Excerpts from the RavenDB Performance Team Report: Optimizing Memory Comparisons, Size Does Matter
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note, this post was written by federico . in the previous post after inspecting the decompiled source using ilspy we were able to uncover potential things we could do. in this fragment we have a pretty optimized method to compare an entire 4 bytes per loop. what if we could do that on 8 bytes?
to achieve that we will use a ulong instead of a uint. this type of optimization makes sense for 2 reasons.
most of our users are already running ravendb in x64 where the native word is 8 bytes and voron is compiled on x64 only. but even if that were not true, since the late 2000’ most cpus would have a 64 bytes l1 cache line with half a cycle cost for a hit. so even if you can’t handle 64 bits in one go and the jit or processor have to issue 2 instructions you are still getting a l1 cache hit and no pipeline stall. which is great .
so without farther ado, this is the resulting code:
ayende’s note: in the code, the lp += (intptr)8/8; is actually defined as lp += 1; what is actually happening is that we are increasing by 8 bytes (size of ulong), and this is how ilspy decided to represent that for some reason.
the actual il generated for this is good:
it is just that the translation here is kind of strange.
therefore the question to ask here is: will skipping over the parts of the memory block that is equal at a faster rate will compensate for the cost of doing a final check with 8 bytes instead of 4 bytes?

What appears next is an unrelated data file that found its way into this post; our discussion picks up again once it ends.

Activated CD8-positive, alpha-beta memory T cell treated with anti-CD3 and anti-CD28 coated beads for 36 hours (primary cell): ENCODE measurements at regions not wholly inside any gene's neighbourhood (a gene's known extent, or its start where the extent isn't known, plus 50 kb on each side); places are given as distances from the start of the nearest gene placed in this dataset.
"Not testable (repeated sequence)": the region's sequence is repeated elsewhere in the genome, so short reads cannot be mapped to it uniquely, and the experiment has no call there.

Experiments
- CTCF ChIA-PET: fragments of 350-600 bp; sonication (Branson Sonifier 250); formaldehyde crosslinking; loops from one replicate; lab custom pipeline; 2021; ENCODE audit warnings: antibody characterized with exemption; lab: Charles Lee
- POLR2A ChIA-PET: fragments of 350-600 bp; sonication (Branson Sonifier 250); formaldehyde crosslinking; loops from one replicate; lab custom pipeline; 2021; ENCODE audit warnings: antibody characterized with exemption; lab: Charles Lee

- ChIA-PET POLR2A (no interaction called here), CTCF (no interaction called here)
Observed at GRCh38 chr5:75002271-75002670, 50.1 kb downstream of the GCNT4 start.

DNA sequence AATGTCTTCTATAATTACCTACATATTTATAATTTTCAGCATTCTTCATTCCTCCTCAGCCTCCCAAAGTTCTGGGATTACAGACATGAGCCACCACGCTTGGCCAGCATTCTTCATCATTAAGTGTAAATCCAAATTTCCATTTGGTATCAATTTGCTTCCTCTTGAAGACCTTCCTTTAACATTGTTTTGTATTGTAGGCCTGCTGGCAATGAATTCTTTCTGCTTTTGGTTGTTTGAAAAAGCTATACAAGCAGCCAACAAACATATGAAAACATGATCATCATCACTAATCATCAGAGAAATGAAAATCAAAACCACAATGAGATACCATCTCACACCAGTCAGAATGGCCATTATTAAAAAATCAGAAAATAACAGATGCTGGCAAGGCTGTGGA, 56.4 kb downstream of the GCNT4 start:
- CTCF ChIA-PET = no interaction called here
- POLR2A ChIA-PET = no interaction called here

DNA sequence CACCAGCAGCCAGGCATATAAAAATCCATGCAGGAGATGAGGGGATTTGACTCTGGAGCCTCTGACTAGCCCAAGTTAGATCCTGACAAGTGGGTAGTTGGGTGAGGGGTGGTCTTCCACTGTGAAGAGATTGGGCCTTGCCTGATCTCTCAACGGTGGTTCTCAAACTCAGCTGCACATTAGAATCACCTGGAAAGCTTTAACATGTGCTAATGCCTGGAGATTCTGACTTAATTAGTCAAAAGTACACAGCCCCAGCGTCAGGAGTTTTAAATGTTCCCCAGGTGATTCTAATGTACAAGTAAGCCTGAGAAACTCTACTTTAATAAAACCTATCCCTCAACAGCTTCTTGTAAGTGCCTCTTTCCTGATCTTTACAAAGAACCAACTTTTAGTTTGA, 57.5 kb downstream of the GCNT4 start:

well the answer is a resounding yes. it won’t have much impact in the first 32 bytes (around 3% or less). we won’t lose, but we won’t win much either. but after that it skyrocket.
// bandwidth optimization kicks in
size: 32 original: 535 optimized: 442 gain: 5.01%
size: 64 original: 607 optimized: 493 gain: 7.08%
size: 128 original: 752 optimized: 573 gain: 11.77%
size: 256 original: 1,080 optimized: 695 gain: 35.69%
size: 512 original: 1,837 optimized: 943 gain: 74.40%
size: 1,024 original: 3,200 optimized: 1,317 gain: 122.25%
size: 2,048 original: 5,135 optimized: 2,110 gain: 123.13%
size: 4,096 original: 8,753 optimized: 3,690 gain: 117.29%
those are real measurements. you can see that when bandwidth optimization kicks in the gains start to get really high. this means that changing the bandwidth size alone from 4 byte to 8 bytes got us an order of magnitude improvement stabilizing around 120%.
not bad for 2 lines of work.
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